Speaking during The Platform: A Better Nigeria Is Possible organised by Covenant Christian Centre to mark Nigeria’s 62nd Independence Anniversary on Saturday, Abah decried the killings in the country.
“The first thing the new Eze Wazobia (Nigeria’s President) must do is to stop the bloodshed. He must ruthlessly crush the insurgents, the bandits and the unknown gunmen,” he said.
“He has the technology and the secret service know-how to do so. If he doesn’t, he must urgently get them. He should seek the help of other kingdoms where necessary. He must have the courage to grind them into dust without thinking about any second term.
“The current Eze finally has started to motivate our young warriors, they are willing and patriotic. Let us also pause briefly to appreciate the sacrifice they make on a daily basis on behalf of everyone.”
President Muhammadu Buhari, 79, will complete his constitutional two-term limit by May 29, 2023, and is expected to transfer power to his successor.
Currently, there are key presidential candidates jostling to succeed Buhari, with many Nigerians already getting their Permanent Voter Cards (PVCs) ahead of next February’s elections.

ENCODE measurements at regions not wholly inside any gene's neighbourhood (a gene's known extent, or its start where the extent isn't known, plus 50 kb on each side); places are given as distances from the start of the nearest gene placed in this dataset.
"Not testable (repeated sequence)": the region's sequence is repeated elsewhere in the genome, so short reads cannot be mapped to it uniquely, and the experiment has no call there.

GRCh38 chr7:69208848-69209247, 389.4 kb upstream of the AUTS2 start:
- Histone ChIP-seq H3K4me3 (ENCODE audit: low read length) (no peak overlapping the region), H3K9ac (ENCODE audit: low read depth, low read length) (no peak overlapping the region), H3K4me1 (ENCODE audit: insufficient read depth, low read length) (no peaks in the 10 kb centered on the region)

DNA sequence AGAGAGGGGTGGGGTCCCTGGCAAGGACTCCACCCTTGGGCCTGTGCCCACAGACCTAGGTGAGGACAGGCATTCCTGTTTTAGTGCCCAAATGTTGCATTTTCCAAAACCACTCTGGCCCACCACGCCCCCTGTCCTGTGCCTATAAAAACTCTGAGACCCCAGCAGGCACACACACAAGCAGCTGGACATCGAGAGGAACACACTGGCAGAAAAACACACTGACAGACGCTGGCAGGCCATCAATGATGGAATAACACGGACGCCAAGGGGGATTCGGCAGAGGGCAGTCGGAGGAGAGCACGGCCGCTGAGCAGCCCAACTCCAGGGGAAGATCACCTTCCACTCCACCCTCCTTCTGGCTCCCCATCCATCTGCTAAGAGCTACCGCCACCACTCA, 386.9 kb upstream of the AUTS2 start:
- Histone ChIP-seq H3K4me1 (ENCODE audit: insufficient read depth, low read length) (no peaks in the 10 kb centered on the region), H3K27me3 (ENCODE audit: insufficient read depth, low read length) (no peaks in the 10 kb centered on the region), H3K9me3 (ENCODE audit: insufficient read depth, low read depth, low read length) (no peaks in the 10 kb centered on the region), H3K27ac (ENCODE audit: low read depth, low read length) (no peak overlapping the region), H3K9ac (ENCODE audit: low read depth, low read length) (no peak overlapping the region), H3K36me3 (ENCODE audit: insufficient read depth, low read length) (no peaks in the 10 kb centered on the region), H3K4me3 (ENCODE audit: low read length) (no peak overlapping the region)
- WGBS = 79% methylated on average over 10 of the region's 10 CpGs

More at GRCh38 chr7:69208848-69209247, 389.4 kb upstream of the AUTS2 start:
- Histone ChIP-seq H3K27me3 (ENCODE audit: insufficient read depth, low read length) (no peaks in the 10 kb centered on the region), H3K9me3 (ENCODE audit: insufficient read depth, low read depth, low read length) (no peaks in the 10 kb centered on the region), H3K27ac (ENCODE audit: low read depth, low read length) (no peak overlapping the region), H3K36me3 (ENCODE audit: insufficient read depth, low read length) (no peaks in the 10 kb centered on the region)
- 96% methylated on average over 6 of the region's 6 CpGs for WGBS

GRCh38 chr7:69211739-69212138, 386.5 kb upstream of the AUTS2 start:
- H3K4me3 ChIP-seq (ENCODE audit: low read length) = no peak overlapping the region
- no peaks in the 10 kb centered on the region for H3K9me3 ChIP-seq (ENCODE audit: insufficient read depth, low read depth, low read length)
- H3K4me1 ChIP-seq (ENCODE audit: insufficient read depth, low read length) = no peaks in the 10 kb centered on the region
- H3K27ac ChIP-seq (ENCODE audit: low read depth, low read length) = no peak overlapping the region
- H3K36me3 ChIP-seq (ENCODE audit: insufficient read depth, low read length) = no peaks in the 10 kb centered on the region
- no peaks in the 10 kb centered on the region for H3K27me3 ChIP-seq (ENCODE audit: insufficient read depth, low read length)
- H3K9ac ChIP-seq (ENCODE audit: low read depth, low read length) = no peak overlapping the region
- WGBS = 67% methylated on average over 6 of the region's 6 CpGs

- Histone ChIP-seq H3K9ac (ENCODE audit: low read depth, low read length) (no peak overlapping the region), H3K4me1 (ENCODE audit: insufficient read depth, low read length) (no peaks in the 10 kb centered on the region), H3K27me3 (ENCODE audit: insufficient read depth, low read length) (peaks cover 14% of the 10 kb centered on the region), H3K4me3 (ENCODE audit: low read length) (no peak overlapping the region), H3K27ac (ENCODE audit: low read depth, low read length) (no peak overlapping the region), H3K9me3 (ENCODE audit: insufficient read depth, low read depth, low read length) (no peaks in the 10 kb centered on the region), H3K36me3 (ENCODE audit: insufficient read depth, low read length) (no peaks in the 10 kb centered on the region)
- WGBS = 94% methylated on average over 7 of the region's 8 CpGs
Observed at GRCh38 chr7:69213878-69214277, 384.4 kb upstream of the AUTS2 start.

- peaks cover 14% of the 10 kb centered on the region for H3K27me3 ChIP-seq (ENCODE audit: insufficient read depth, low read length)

Notable among them is Bola Tinubu of the ruling All Progressives Congress (APC), his counterpart in the main opposition Peoples Democratic Party (PDP) and Peter Obi of the Labour Party (LP)
He said Buhari, who will be the Special Guest of Honour at the event, will join other world leaders and organisations to rejoice with the people of Liberia at the event with the theme: “Fostering Unity, Protecting Our Peace for Development and Prosperity.”
Accompanying the President on his trip are the Minister of Foreign Affairs, Geoffrey Onyeama and Director-General, National Intelligence Agency (NIA), Ambassador Ahmed Rufai Abubakar.
After participating in the independence programme, Buhari is expected back in the country later on the same day, Tuesday.